Saturday, July 21, 2012

Are Allergies Contributing to My Asthma?

Studies demonstrate that at least 60% of adults with asthma and 80% of children with asthma are sensitized to one or more common environmental allergens. But what is allergic sensitization, and how might being allergic to something contribute to asthma?

Allergies are the result of the immune system, a complex and diverse group of cells in the body, many of which start of in the bone marrow, then circulate in the blood as white blood cells, and eventually leave the blood to enter body tissues like the lungs and the gastrointestinal tract. It is believed that the immune system’s main function is to defend the body against danger. Most often, that danger is from infection – the invasion of the body by micro-organisms like bacteria, viruses, parasites, and fungi. The immune system is not only like a combined armed forces, police, and fire department (defending the healthy “citizens” of the body), but also a like a border guard, checking the identity of things that enter into the body every day when we breath, eat, and drink – weeding out the “terrorists” from the “tourists.”

Although a precise understanding of the molecular and cellular details is incomplete, a popular hypothesis is that allergies result when the immune system mistakenly identifies a harmless substance (such as dust mite or cat dander protein) as if it were dangerous. The immune response against these substances constitutes an allergic reaction. Among the many cells involved in such reactions, the mast cell is a powerful central player in allergies. Armed with claw-like molecules called “IgE antibodies,” mast cells in the airways can bind to allergenic proteins, which triggers the release of mast cell inflammatory chemicals like histamine, leukotrienes, and cytokines that bring about many of the features of asthma. Mast cell activation by allergens can lead to airway spasm (bronchoconstriction), mucus hypersecretion, and the influx of other inflammatory cells such as eosinophils. This allergic inflammation results in asthma symptoms like wheezing, cough, and breathlessness.

Allergies such as “hay fever” (known in medical parlance as “allergic rhinitis”) are common. Knowing whether allergies contribute to asthma can be an important part of prevention and treatment. If allergies are part of what drives your asthma, avoidance of allergic triggers, treatment with allergy medications, and the use of allergy immunotherapy (“allergy shots”) to reprogram the immune system away from its mistaken attack against common harmless substances may help. Allergy testing –blood testing or skin testing – in conjunction with a careful history and physical exam at a visit with an allergist can answer the question of whether or not allergies are contributing to your asthma.

Saturday, July 14, 2012

Long-Acting Beta Agonists (LABAs) - Why All the Fuss?

Every package insert of a medication containing salmeterol (Serevent) or formoterol (Foradil), including the very popular and effective bronchodilator-steroid combinations, Advair, Symbicort, and Dulera, includes a black-box warning about serious potential risks from these long-acting beta-agonist bronchodilators. In persons with asthma, the warning notes, use of these medications is associated with an increased risk of death and near-death (requiring ICU care) from an asthma attack.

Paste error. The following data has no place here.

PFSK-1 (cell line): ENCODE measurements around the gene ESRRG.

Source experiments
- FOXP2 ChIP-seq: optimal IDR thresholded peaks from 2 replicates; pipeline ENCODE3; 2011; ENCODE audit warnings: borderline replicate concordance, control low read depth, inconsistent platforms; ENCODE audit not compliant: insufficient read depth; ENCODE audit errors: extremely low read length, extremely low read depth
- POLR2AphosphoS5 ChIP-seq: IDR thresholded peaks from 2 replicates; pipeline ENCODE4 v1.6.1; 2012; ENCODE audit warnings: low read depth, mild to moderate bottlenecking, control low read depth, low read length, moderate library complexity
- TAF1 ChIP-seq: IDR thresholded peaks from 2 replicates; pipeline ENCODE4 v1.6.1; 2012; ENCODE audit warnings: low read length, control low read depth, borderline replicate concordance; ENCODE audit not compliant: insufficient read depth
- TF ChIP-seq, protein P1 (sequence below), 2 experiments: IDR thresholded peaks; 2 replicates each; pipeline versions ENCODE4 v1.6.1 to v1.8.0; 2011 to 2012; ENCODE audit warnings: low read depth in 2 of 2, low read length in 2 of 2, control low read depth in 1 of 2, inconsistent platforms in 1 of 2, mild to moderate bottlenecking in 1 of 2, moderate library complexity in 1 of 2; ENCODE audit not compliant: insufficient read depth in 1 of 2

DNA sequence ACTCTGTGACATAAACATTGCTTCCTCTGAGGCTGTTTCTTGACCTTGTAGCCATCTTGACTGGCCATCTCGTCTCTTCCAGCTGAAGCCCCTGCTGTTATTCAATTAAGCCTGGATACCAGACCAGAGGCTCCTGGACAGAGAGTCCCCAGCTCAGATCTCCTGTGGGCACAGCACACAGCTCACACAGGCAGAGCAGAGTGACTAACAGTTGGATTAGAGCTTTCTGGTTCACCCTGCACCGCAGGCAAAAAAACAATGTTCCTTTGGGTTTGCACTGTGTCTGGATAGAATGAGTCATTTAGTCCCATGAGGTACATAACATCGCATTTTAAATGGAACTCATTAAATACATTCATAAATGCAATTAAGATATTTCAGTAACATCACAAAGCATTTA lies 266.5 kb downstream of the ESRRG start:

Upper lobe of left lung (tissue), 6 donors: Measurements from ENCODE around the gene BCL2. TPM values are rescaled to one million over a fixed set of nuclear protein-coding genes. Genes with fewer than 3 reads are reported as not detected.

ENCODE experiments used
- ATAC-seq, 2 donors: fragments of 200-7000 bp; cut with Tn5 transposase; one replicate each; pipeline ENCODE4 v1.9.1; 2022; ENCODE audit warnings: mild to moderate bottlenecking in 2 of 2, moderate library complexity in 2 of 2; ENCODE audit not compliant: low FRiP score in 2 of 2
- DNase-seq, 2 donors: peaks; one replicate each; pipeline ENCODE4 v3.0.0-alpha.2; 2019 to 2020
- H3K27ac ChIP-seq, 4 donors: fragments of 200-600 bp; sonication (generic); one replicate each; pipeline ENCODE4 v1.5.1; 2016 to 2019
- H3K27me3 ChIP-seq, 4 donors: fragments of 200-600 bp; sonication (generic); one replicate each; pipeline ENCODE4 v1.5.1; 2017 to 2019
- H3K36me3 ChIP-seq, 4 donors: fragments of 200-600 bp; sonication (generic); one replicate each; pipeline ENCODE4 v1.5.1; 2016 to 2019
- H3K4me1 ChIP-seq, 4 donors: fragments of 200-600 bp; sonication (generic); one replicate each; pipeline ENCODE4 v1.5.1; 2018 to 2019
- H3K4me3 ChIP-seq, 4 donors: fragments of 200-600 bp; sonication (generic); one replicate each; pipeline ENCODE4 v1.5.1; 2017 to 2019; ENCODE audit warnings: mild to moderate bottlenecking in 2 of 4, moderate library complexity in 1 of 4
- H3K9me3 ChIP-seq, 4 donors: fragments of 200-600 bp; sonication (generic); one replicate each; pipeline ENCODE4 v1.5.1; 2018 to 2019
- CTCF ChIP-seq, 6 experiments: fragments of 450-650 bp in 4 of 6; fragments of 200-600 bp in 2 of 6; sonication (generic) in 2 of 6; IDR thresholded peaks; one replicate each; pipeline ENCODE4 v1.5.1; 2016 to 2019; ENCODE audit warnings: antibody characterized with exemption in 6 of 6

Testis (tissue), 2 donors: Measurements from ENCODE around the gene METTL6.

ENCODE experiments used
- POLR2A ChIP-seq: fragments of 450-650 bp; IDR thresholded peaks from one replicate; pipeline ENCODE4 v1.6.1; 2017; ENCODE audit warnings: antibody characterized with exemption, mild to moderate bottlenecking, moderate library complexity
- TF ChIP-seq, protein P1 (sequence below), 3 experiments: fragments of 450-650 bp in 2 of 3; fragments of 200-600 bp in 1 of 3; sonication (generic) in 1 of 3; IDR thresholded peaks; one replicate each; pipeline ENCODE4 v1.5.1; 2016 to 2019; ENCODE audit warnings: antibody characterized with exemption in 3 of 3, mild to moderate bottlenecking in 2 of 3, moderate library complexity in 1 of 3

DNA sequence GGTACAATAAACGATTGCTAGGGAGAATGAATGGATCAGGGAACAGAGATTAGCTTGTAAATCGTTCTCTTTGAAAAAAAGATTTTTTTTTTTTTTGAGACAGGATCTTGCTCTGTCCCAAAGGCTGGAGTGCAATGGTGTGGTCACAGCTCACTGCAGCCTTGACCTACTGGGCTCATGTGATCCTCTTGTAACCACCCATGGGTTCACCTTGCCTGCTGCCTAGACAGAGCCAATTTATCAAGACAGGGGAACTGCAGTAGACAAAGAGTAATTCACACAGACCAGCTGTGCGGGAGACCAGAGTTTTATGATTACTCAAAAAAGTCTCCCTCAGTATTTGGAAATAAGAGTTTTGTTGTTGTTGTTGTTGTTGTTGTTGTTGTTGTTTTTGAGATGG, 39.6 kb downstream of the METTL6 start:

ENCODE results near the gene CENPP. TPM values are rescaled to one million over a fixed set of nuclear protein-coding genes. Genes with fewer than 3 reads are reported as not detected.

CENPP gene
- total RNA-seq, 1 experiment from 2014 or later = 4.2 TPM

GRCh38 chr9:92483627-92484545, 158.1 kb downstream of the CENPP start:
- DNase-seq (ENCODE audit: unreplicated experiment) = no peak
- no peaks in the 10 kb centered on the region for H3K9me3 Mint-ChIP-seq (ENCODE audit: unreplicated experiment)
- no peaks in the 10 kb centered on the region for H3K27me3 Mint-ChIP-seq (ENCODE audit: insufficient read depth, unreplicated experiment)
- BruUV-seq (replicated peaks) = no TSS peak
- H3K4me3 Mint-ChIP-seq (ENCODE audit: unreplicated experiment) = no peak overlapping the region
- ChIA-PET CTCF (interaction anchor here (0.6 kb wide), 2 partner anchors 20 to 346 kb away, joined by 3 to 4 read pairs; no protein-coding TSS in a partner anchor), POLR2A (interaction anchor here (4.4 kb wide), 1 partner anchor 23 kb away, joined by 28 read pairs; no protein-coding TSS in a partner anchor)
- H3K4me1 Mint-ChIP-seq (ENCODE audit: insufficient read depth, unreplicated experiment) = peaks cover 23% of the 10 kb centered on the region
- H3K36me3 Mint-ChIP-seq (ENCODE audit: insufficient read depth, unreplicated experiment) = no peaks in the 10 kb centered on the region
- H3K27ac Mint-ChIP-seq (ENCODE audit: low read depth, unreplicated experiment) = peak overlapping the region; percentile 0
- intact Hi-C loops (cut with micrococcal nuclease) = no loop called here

Therein lies a major dilemma. Highly effective medications used to control asthma, recommended by national and international panels of experts in their Guidelines for optimal management of asthma, may pose a risk of causing a fatal or near-fatal asthma attack. Why do we say “may” pose a risk? Evidence from a large study (26,000 subjects) indicated an increase in asthma deaths and near-fatal asthma attacks among persons treated with salmeterol compared to placebo, but it did not control what other medications persons participating in this study were taking. Most of the subjects were not taking an inhaled steroid. It is well accepted that a long-acting beta agonist without a medication to control the inflammation of the bronchial tubes in asthma is a bad idea. But what about patients who take an inhaled steroid (such as those combined with a long-acting bronchodilator in Advair, Symbicort, and Dulera)? Are they then safe from any increased risk of severe asthma attacks?

This question is central to the future of asthma care. The answer is too important to leave to speculation and opinion. So the FDA has mandated that a large-scale study be performed in which all subjects (more than 45,000 to be recruited) will receive an inhaled steroid. In addition, half will also receive a long-acting beta-agonist bronchodilator and half will receive a placebo. Participants will be observed for 6 months to determine whether the two groups have any differences in their rates of hospitalization, respiratory failure, or death from asthma. And then – around 2017 – we will know the answer.

In the meantime, we rely on hunch, intuition, and best guess based on information currently available. Our bias is that the long-acting beta-agonist bronchodilators when used in combination with an inhaled steroid will prove to be safe as well as effective.

P.S. Long-acting beta-agonists in patients with COPD are not associated with any increase in respiratory-related deaths or near-deaths from COPD.